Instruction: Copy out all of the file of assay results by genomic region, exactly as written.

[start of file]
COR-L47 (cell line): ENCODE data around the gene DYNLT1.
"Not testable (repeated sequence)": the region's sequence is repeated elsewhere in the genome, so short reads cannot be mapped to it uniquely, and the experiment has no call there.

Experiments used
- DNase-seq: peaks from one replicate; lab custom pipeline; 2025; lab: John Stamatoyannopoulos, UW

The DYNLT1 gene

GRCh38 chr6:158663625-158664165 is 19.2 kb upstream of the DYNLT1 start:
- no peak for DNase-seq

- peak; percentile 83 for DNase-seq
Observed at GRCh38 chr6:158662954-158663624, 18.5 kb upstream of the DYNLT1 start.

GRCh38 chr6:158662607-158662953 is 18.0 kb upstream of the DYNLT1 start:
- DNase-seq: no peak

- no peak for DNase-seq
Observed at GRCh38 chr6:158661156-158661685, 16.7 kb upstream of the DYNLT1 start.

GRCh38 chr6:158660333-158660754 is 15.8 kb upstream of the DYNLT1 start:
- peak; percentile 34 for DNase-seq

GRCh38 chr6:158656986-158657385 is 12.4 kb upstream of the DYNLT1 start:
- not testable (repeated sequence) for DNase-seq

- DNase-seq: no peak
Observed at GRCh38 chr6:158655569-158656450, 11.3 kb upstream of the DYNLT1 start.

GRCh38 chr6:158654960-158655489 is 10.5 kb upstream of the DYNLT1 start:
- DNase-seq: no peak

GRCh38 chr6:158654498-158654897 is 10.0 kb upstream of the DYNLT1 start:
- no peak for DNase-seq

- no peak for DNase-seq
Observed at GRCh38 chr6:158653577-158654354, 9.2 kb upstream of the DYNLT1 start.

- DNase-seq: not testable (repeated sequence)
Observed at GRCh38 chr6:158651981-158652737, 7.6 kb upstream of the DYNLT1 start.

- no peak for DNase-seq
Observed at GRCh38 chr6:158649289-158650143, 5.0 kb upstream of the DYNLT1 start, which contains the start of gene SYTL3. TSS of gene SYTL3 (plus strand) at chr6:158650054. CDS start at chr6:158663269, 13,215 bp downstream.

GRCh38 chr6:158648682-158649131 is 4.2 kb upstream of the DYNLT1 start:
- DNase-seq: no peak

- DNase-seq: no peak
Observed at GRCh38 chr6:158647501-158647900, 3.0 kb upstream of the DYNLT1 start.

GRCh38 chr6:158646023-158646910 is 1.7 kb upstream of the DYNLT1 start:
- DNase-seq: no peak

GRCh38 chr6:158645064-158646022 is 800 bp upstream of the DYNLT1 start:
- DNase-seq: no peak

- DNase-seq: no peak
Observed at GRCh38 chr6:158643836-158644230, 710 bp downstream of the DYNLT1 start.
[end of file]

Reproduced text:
COR-L47 (cell line): ENCODE data around the gene DYNLT1.
"Not testable (repeated sequence)": the region's sequence is repeated elsewhere in the genome, so short reads cannot be mapped to it uniquely, and the experiment has no call there.

Experiments used
- DNase-seq: peaks from one replicate; lab custom pipeline; 2025; lab: John Stamatoyannopoulos, UW

The DYNLT1 gene

GRCh38 chr6:158663625-158664165 is 19.2 kb upstream of the DYNLT1 start:
- no peak for DNase-seq

- peak; percentile 83 for DNase-seq
Observed at GRCh38 chr6:158662954-158663624, 18.5 kb upstream of the DYNLT1 start.

GRCh38 chr6:158662607-158662953 is 18.0 kb upstream of the DYNLT1 start:
- DNase-seq: no peak

- no peak for DNase-seq
Observed at GRCh38 chr6:158661156-158661685, 16.7 kb upstream of the DYNLT1 start.

GRCh38 chr6:158660333-158660754 is 15.8 kb upstream of the DYNLT1 start:
- peak; percentile 34 for DNase-seq

GRCh38 chr6:158656986-158657385 is 12.4 kb upstream of the DYNLT1 start:
- not testable (repeated sequence) for DNase-seq

- DNase-seq: no peak
Observed at GRCh38 chr6:158655569-158656450, 11.3 kb upstream of the DYNLT1 start.

GRCh38 chr6:158654960-158655489 is 10.5 kb upstream of the DYNLT1 start:
- DNase-seq: no peak

GRCh38 chr6:158654498-158654897 is 10.0 kb upstream of the DYNLT1 start:
- no peak for DNase-seq

- no peak for DNase-seq
Observed at GRCh38 chr6:158653577-158654354, 9.2 kb upstream of the DYNLT1 start.

- DNase-seq: not testable (repeated sequence)
Observed at GRCh38 chr6:158651981-158652737, 7.6 kb upstream of the DYNLT1 start.

- no peak for DNase-seq
Observed at GRCh38 chr6:158649289-158650143, 5.0 kb upstream of the DYNLT1 start, which contains the start of gene SYTL3. TSS of gene SYTL3 (plus strand) at chr6:158650054. CDS start at chr6:158663269, 13,215 bp downstream.

GRCh38 chr6:158648682-158649131 is 4.2 kb upstream of the DYNLT1 start:
- DNase-seq: no peak

- DNase-seq: no peak
Observed at GRCh38 chr6:158647501-158647900, 3.0 kb upstream of the DYNLT1 start.

GRCh38 chr6:158646023-158646910 is 1.7 kb upstream of the DYNLT1 start:
- DNase-seq: no peak

GRCh38 chr6:158645064-158646022 is 800 bp upstream of the DYNLT1 start:
- DNase-seq: no peak

- DNase-seq: no peak
Observed at GRCh38 chr6:158643836-158644230, 710 bp downstream of the DYNLT1 start.